5. The apparatus of claim 4 further including at least one horizontally extending rib formed in said inwardly facing surface of said bottom portion adjacent a front edge of said heat exchange coil.
6. The apparatus of claim 1 further including an adjustable element of a refrigeration circuit in fluid flow communication with said heat exchange coil and located in the region adjacent said outwardly facing sides of at least of said lateral supports; and
wherein said side cover configured to enclose said lateral support including said adjustable component of said refrigeration circuit is readily removable from said evaporator unit while said evaporator is operating to facilitate adjustment of said component.
7. The apparatus of claim 5 wherein the other of said lateral supports further includes an adjustable refrigeration circuit component and the other of said side covers is also readily removable to facilitate adjustment of both of said adjustable refrigeration components when said evaporator unit is in operation.
Description
TECHNICAL FIELD

The invention relates in general to refrigeration systems and, more specifically, to transport refrigeration systems suitable for controlling the temperature of a conditioned space of a vehicle such as straight trucks and delivery vans, even more specifically, it relates to the evaporator unit mounted within a conditioned space of such vehicle.

BACKGROUND ART

Transport refrigeration systems for straight trucks and vans commonly utilize separate condenser and evaporator sections or units, with the condenser unit being mounted on the nose or front wall of a straight truck or on a roof of a van, and with an evaporator unit being mounted in a conditioned space of the associated vehicle. Evaporator units for such air conditioning systems have typically been ceiling mounted sheet metal boxes which house the evaporator coil, fan and other associated components.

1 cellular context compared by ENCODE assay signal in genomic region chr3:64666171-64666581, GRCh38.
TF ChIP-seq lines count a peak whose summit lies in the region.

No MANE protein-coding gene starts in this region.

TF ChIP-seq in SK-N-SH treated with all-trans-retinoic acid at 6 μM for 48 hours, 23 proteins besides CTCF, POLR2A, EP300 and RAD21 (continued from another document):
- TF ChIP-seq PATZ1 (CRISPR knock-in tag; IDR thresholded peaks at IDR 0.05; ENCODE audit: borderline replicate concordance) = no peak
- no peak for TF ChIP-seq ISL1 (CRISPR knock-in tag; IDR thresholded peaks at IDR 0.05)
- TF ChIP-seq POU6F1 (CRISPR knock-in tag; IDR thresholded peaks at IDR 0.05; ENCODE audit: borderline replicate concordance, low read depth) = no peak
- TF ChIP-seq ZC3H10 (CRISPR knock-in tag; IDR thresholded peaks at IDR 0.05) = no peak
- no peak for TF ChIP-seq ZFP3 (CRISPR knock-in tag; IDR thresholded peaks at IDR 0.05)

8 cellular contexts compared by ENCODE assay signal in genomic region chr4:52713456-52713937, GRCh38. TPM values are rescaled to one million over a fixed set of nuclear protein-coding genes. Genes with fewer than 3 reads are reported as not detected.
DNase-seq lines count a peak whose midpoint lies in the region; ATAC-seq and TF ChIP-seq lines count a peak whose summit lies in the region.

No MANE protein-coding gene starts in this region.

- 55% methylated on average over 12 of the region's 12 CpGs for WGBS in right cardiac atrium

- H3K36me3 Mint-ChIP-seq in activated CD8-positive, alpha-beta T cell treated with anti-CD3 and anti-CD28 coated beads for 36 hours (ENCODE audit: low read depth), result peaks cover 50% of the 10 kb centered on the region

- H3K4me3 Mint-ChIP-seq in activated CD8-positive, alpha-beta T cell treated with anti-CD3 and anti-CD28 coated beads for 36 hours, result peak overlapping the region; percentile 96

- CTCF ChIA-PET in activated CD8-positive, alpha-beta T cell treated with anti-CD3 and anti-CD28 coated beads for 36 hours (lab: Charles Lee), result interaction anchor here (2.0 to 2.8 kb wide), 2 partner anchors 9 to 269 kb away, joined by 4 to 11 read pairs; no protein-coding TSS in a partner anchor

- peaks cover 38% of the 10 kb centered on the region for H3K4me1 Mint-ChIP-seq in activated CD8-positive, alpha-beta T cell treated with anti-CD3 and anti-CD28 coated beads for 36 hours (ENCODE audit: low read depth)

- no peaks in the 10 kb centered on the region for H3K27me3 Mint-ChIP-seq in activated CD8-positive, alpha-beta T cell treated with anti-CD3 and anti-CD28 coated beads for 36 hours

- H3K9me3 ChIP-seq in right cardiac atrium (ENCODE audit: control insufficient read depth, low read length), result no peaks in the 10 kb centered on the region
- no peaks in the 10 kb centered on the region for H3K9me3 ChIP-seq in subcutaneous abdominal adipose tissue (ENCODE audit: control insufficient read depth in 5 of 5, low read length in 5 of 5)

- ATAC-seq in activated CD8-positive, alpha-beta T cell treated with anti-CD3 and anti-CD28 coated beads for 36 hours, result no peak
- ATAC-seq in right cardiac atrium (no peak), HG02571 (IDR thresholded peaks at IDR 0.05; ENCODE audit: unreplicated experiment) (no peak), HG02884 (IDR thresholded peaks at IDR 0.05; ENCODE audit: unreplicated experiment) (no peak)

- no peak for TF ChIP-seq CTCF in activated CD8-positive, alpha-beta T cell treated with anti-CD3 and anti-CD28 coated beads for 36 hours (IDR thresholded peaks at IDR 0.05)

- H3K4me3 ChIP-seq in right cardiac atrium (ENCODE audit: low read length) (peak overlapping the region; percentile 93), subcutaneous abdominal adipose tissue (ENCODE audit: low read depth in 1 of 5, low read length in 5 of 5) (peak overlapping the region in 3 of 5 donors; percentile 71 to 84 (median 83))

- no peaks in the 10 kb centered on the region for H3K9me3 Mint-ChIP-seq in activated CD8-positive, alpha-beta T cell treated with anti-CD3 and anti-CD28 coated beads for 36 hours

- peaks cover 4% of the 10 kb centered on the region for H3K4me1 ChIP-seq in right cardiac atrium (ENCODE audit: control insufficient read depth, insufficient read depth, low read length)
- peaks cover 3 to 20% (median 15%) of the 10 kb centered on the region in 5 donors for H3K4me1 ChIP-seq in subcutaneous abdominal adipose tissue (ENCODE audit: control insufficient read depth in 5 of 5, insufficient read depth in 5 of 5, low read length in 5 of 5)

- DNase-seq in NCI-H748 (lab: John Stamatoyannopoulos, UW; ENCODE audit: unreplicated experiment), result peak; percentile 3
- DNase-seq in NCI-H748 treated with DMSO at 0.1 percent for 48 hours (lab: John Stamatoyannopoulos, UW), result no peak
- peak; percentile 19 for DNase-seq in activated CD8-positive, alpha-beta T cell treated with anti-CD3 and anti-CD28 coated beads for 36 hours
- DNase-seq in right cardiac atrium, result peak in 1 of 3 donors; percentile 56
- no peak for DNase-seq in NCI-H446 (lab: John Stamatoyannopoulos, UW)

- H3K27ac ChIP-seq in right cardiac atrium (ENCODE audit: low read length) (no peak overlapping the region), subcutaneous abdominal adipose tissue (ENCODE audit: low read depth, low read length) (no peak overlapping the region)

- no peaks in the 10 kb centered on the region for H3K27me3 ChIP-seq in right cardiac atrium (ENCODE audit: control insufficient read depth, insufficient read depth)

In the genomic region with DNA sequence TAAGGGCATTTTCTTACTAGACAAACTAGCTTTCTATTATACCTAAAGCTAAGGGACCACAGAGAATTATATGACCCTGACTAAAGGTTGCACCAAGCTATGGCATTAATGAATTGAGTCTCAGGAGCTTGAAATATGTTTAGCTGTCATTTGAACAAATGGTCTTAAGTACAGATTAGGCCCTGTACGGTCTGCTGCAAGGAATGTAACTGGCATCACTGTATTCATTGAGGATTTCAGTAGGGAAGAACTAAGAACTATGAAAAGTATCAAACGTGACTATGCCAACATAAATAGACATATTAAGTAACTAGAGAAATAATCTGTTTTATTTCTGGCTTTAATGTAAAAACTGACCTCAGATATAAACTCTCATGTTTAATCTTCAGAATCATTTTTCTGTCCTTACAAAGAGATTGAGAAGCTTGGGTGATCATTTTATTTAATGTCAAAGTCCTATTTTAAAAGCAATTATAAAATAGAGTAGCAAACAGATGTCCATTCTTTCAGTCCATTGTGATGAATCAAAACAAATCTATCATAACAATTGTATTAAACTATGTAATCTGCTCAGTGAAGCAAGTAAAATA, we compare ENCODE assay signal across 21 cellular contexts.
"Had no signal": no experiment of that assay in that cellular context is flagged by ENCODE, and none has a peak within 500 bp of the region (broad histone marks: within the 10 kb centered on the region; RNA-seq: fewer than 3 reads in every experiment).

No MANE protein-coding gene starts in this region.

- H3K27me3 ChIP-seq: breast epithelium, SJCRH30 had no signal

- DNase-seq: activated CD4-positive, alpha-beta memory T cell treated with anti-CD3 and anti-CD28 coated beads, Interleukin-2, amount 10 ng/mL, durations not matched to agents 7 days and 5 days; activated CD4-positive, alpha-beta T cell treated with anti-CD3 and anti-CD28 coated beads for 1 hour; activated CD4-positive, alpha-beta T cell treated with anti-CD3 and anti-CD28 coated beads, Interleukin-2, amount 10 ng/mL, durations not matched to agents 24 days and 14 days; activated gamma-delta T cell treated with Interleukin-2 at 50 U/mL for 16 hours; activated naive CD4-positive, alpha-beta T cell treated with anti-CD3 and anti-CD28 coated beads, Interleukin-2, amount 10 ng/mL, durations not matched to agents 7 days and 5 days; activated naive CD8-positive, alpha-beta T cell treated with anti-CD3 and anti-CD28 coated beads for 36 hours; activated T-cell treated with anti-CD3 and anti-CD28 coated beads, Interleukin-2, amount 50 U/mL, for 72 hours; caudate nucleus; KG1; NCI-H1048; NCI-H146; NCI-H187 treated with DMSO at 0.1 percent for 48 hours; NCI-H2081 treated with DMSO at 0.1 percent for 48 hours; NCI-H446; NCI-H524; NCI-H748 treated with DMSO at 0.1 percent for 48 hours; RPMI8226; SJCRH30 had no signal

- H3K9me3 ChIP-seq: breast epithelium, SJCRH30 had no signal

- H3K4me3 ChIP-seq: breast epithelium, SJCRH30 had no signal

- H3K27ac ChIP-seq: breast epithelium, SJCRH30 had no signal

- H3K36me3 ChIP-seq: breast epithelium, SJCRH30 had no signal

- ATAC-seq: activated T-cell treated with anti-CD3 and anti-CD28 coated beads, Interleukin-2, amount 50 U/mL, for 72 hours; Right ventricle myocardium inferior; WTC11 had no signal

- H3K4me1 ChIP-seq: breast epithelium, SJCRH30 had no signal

Such sheet metal boxes typically occupy a large volume of valuable cargo space within the conditioned space of the vehicle. Further, when it is desired to make adjustments to certain components of the refrigeration system, it is necessary to shut down the system in order to safely open the sheet metal box to gain access to components such as the compressor pressure regulating valve ("CPR") and/or the thermostatic expansion valve ("TXV") of the system. In some situations, evaporators are partially disassembled while in operation thereby exposing technicians to dangerous conditions including contact with the evaporator fan. Other drawbacks of prior art systems include their inability to collect condensation from the evaporator coil and thus prevent it from falling on goods stored within the conditioned space. Other problems associated with water collection include the projection of condensate from the evaporator into the conditioned space as a result of the high rate of air flow within the evaporator and across the evaporator coil.